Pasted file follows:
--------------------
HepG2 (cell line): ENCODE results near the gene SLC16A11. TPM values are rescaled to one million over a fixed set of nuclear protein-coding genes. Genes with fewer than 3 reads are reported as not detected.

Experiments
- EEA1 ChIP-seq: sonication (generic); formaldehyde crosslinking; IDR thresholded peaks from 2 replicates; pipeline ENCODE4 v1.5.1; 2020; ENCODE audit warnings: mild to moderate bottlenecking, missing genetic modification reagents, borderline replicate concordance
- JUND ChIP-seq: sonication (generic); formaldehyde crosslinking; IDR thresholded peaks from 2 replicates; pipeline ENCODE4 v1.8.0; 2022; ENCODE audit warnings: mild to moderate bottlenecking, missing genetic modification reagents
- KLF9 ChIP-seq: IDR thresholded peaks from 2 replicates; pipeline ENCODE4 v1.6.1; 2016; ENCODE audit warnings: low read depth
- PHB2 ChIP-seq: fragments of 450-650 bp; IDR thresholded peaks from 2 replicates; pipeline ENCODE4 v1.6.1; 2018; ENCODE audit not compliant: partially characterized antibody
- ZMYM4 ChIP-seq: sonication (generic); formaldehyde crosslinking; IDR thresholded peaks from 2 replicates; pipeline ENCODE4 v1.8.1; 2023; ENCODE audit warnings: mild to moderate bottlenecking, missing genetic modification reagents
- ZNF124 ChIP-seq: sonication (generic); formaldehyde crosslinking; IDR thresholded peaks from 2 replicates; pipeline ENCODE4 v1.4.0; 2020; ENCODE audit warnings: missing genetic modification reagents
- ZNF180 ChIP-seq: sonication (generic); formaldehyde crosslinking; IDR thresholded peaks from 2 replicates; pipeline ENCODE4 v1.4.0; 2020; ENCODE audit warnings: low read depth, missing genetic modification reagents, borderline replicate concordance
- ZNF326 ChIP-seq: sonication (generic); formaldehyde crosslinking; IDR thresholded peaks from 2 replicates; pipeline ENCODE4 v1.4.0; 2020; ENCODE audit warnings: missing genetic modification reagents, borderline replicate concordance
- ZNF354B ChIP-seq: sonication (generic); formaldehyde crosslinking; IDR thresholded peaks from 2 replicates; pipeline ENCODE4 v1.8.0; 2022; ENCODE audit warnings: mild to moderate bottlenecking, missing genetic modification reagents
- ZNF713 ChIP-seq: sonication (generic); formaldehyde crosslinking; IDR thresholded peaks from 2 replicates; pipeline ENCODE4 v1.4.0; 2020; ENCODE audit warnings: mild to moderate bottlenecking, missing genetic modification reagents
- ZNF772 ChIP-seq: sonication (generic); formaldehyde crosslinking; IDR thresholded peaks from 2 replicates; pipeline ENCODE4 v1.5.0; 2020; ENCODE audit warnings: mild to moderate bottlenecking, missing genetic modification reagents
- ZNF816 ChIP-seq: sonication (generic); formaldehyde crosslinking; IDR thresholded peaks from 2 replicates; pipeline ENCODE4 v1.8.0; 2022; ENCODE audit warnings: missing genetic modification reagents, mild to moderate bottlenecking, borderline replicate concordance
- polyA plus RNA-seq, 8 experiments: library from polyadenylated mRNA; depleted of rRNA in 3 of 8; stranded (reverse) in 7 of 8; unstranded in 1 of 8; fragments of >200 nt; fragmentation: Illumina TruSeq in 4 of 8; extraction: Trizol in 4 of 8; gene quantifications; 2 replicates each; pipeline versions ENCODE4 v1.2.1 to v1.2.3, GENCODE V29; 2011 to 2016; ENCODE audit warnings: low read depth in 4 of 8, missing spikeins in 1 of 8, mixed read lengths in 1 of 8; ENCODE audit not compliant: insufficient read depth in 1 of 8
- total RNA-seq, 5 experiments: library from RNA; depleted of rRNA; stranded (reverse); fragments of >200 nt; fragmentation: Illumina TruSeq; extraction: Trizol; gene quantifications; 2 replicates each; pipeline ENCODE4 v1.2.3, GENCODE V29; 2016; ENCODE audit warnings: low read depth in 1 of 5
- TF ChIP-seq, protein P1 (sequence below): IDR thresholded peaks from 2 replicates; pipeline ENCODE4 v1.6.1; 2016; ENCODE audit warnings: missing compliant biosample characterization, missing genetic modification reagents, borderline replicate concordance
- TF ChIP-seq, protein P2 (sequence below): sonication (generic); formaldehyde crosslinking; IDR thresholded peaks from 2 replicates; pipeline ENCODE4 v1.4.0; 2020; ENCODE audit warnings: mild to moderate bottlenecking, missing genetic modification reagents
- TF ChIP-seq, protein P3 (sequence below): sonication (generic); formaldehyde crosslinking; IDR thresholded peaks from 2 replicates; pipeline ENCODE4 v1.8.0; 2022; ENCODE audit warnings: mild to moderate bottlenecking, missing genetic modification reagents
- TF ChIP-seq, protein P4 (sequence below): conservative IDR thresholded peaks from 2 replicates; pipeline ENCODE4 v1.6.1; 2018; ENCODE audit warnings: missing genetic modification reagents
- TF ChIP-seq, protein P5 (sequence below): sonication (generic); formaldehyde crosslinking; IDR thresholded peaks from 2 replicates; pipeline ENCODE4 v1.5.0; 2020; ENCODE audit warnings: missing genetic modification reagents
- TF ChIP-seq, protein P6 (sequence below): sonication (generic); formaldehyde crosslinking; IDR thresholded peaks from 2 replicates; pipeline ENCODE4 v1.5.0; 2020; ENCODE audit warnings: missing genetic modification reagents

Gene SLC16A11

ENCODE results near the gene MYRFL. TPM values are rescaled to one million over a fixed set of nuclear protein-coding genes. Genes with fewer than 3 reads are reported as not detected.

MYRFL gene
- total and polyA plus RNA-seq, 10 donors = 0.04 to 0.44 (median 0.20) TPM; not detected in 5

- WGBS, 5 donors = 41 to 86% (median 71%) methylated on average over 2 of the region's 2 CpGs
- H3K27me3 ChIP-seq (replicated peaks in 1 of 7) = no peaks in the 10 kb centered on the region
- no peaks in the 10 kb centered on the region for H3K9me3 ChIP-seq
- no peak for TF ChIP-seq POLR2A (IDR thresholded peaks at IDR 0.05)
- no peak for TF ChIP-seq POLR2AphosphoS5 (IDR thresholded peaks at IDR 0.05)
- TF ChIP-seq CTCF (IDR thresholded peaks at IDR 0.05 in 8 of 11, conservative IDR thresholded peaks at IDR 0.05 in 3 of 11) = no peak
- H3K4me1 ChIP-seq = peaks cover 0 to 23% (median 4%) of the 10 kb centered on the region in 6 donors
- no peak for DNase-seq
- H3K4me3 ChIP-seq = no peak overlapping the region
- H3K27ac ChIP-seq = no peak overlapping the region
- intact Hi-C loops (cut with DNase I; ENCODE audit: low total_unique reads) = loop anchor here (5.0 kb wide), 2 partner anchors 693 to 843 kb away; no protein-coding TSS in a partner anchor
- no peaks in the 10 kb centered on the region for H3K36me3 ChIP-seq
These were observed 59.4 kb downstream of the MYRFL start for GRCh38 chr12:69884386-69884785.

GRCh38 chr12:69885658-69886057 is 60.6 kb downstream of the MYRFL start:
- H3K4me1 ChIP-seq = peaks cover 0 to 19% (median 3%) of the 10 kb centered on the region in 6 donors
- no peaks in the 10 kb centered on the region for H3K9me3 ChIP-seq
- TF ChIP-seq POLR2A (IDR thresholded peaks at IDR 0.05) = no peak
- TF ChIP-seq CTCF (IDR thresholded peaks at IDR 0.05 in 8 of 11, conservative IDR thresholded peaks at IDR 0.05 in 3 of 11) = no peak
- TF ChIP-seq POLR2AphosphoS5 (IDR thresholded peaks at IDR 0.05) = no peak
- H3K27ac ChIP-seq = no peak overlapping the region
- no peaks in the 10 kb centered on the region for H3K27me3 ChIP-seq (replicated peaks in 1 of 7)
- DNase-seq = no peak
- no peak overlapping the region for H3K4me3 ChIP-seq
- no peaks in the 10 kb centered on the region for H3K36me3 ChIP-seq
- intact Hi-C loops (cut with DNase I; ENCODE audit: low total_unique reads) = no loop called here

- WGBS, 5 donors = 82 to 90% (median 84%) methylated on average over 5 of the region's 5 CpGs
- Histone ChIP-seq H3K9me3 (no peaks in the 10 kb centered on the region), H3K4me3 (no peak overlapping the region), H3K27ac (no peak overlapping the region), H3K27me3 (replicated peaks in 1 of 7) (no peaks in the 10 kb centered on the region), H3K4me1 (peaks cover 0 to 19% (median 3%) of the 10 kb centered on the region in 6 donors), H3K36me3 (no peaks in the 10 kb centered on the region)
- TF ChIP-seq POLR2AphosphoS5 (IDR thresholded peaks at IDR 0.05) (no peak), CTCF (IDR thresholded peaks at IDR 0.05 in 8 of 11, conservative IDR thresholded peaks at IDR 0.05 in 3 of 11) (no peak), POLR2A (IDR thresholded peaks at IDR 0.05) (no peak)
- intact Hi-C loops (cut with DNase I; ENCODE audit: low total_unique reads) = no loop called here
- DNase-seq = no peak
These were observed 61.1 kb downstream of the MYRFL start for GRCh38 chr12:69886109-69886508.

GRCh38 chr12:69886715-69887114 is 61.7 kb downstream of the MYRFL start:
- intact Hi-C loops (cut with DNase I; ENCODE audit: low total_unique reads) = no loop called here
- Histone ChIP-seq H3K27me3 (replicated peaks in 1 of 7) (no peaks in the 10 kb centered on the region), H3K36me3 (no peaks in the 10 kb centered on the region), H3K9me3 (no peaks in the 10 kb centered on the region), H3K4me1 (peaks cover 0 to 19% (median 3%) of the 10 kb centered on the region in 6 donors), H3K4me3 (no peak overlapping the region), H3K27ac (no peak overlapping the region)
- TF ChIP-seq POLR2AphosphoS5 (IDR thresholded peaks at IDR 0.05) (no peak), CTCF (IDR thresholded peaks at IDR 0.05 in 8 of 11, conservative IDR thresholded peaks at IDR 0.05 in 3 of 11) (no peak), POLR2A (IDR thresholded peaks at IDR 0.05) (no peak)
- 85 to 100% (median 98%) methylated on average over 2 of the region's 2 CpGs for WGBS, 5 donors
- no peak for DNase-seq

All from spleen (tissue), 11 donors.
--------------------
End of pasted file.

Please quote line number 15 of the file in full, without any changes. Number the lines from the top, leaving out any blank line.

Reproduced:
- polyA plus RNA-seq, 8 experiments: library from polyadenylated mRNA; depleted of rRNA in 3 of 8; stranded (reverse) in 7 of 8; unstranded in 1 of 8; fragments of >200 nt; fragmentation: Illumina TruSeq in 4 of 8; extraction: Trizol in 4 of 8; gene quantifications; 2 replicates each; pipeline versions ENCODE4 v1.2.1 to v1.2.3, GENCODE V29; 2011 to 2016; ENCODE audit warnings: low read depth in 4 of 8, missing spikeins in 1 of 8, mixed read lengths in 1 of 8; ENCODE audit not compliant: insufficient read depth in 1 of 8